Presentation on theme: "Chapter 14 Genitourinary Problems. Lesson Objectives (1 of 2) Recognize and manage female genital problems, including vaginitis, vulvar irritation, problems."— Presentation transcript:
Chapter 14 Genitourinary Problems
Lesson Objectives (1 of 2) Recognize and manage female genital problems, including vaginitis, vulvar irritation, problems with urination, missed menses, heavy or prolonged bleeding, bleeding with pregnancy, pain due to infections, ruptured cysts or ectopic pregnancy, and pain associated with pregnancy. Know how to perform an emergency delivery. Understand general considerations for pregnancy and wilderness travel.
Lesson Objectives (2 of 2) Recognize and manage male genital problems, including problems with urination, bloody urine, frequent urination, inability to urinate, testicular pain, pain and swelling of the foreskin, and kidney stones. List guidelines for evacuating victims with genitourinary problems.
Overview (1 of 4) Term genitourinary refers to the reproductive and urinary systems.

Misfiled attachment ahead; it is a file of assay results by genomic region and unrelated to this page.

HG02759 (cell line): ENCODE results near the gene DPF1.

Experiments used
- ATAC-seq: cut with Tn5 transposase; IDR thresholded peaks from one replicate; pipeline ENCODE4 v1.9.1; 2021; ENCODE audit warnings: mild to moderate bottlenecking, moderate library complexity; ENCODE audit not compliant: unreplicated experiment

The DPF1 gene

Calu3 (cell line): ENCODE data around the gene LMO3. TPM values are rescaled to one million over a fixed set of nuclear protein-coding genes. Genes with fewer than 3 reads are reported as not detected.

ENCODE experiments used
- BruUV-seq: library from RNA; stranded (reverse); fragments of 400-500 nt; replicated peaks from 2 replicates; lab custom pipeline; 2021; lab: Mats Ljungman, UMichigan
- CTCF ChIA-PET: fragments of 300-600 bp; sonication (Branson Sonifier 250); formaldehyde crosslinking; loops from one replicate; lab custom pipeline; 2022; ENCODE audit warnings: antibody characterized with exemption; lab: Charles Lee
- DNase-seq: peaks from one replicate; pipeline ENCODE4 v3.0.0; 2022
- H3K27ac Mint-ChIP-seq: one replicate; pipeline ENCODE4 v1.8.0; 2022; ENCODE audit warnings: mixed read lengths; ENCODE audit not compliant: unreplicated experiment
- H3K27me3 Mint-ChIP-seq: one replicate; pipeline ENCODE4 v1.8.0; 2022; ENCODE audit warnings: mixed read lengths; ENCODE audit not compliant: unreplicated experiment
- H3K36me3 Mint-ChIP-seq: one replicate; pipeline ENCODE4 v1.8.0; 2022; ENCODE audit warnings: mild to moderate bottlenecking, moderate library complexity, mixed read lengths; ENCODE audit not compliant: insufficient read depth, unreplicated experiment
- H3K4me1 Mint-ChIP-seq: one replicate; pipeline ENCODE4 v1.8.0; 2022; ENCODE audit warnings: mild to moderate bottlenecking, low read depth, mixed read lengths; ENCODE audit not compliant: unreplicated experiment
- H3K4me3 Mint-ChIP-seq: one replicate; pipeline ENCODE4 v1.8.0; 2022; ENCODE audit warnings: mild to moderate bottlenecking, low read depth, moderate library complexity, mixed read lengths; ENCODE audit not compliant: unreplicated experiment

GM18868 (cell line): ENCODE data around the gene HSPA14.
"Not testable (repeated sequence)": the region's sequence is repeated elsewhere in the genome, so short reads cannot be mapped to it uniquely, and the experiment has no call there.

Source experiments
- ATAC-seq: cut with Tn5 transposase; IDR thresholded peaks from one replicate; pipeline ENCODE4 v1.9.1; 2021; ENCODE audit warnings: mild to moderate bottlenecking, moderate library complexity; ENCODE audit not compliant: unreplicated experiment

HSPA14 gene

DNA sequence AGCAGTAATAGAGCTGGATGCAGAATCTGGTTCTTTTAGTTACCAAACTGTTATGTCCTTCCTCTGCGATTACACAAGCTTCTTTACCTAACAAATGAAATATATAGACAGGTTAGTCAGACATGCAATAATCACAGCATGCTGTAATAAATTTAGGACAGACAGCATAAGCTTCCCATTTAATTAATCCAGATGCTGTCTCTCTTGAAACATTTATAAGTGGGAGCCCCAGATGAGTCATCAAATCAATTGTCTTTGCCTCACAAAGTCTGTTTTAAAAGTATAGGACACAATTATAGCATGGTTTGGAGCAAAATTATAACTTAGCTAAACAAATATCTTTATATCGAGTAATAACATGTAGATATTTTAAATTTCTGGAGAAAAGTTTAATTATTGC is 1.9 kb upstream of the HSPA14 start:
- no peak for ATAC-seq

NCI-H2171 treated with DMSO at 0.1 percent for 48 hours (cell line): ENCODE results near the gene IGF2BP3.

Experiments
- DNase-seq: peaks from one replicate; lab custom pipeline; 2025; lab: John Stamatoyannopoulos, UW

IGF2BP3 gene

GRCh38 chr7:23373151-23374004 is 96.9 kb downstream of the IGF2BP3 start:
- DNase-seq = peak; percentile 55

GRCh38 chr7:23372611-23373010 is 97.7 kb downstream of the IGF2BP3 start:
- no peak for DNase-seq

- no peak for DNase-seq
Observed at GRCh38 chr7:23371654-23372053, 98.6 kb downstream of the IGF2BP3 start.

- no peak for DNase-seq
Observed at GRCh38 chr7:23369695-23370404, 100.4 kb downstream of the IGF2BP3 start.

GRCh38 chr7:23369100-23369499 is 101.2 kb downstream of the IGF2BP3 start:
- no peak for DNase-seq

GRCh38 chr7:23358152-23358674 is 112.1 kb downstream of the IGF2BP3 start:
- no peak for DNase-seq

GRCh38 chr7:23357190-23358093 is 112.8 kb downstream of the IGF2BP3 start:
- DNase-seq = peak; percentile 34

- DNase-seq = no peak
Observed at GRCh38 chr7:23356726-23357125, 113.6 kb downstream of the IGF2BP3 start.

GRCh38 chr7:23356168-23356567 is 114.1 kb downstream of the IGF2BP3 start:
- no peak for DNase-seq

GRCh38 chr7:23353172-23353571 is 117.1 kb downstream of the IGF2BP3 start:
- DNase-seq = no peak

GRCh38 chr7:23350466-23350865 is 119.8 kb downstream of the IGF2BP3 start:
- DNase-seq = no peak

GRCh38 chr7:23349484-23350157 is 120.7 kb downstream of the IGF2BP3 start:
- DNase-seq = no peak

Overview (2 of 4) Urinary system
Overview (3 of 4) Female reproductive system –Ovaries –Fallopian tubes –Uterus –Vagina
Overview (4 of 4) Male reproductive system –Testicles –Prostate –Spermatic cords –Penis
Female Problems (1 of 26) Vaginitis –Occurs when the normal balance of microbes in the vagina is altered. –Common causes include yeasts, bacteria, or protozoa. –Vaginal infections are uncomfortable but not usually dangerous.
Female Problems (2 of 26) Vaginitis –What to look for: Vaginal soreness, burning, and itching Increased vaginal discharge Pain with urination
Female Problems (3 of 26) Vaginitis –What to do: Women should wear cotton underwear and loose-fitting pants. Irrigate the vulva with clean water several times daily. Use vaginal antifungal medication.
Female Problems (4 of 26) Vulvar irritation –The vulva is the area of external folds around the vagina –Can be caused by allergic reaction or irritation.
Female Problems (5 of 26) Vulvar irritation –What to look for: Vulvar soreness, burning, and itching Vulvar redness Pain with urination
Female Problems (6 of 26) Vulvar irritation –What to do: Avoid contact with irritating substances. Keep affected area clean. Apply hydrocortisone cream.